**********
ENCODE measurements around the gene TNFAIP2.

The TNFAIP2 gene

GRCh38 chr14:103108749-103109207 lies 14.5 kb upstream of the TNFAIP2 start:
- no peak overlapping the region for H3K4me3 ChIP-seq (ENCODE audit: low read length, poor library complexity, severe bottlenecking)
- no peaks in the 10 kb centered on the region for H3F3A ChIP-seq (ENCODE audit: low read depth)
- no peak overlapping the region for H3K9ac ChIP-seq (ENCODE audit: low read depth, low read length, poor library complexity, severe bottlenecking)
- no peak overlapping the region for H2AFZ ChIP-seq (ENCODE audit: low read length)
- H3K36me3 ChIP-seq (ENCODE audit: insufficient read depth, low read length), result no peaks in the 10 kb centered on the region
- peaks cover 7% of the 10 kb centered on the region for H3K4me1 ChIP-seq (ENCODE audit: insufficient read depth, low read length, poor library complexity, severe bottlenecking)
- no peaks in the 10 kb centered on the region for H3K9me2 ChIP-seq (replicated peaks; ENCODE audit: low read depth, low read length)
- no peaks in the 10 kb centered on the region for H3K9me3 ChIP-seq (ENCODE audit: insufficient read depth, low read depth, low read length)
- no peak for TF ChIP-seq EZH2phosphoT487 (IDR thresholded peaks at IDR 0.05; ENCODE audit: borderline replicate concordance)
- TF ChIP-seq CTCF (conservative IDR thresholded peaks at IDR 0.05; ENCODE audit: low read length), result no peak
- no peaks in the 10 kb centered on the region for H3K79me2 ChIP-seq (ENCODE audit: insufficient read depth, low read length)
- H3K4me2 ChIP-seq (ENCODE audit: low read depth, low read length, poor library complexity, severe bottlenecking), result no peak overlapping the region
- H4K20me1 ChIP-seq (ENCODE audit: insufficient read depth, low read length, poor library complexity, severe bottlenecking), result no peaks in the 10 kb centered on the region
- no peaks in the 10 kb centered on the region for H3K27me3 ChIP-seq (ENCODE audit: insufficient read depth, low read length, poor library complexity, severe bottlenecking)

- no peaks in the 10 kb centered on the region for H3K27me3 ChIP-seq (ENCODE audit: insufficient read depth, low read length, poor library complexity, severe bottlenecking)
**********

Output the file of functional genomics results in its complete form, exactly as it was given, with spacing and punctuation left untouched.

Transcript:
ENCODE measurements around the gene TNFAIP2.

The TNFAIP2 gene

GRCh38 chr14:103108749-103109207 lies 14.5 kb upstream of the TNFAIP2 start:
- no peak overlapping the region for H3K4me3 ChIP-seq (ENCODE audit: low read length, poor library complexity, severe bottlenecking)
- no peaks in the 10 kb centered on the region for H3F3A ChIP-seq (ENCODE audit: low read depth)
- no peak overlapping the region for H3K9ac ChIP-seq (ENCODE audit: low read depth, low read length, poor library complexity, severe bottlenecking)
- no peak overlapping the region for H2AFZ ChIP-seq (ENCODE audit: low read length)
- H3K36me3 ChIP-seq (ENCODE audit: insufficient read depth, low read length), result no peaks in the 10 kb centered on the region
- peaks cover 7% of the 10 kb centered on the region for H3K4me1 ChIP-seq (ENCODE audit: insufficient read depth, low read length, poor library complexity, severe bottlenecking)
- no peaks in the 10 kb centered on the region for H3K9me2 ChIP-seq (replicated peaks; ENCODE audit: low read depth, low read length)
- no peaks in the 10 kb centered on the region for H3K9me3 ChIP-seq (ENCODE audit: insufficient read depth, low read depth, low read length)
- no peak for TF ChIP-seq EZH2phosphoT487 (IDR thresholded peaks at IDR 0.05; ENCODE audit: borderline replicate concordance)
- TF ChIP-seq CTCF (conservative IDR thresholded peaks at IDR 0.05; ENCODE audit: low read length), result no peak
- no peaks in the 10 kb centered on the region for H3K79me2 ChIP-seq (ENCODE audit: insufficient read depth, low read length)
- H3K4me2 ChIP-seq (ENCODE audit: low read depth, low read length, poor library complexity, severe bottlenecking), result no peak overlapping the region
- H4K20me1 ChIP-seq (ENCODE audit: insufficient read depth, low read length, poor library complexity, severe bottlenecking), result no peaks in the 10 kb centered on the region
- no peaks in the 10 kb centered on the region for H3K27me3 ChIP-seq (ENCODE audit: insufficient read depth, low read length, poor library complexity, severe bottlenecking)

- no peaks in the 10 kb centered on the region for H3K27me3 ChIP-seq (ENCODE audit: insufficient read depth, low read length, poor library complexity, severe bottlenecking)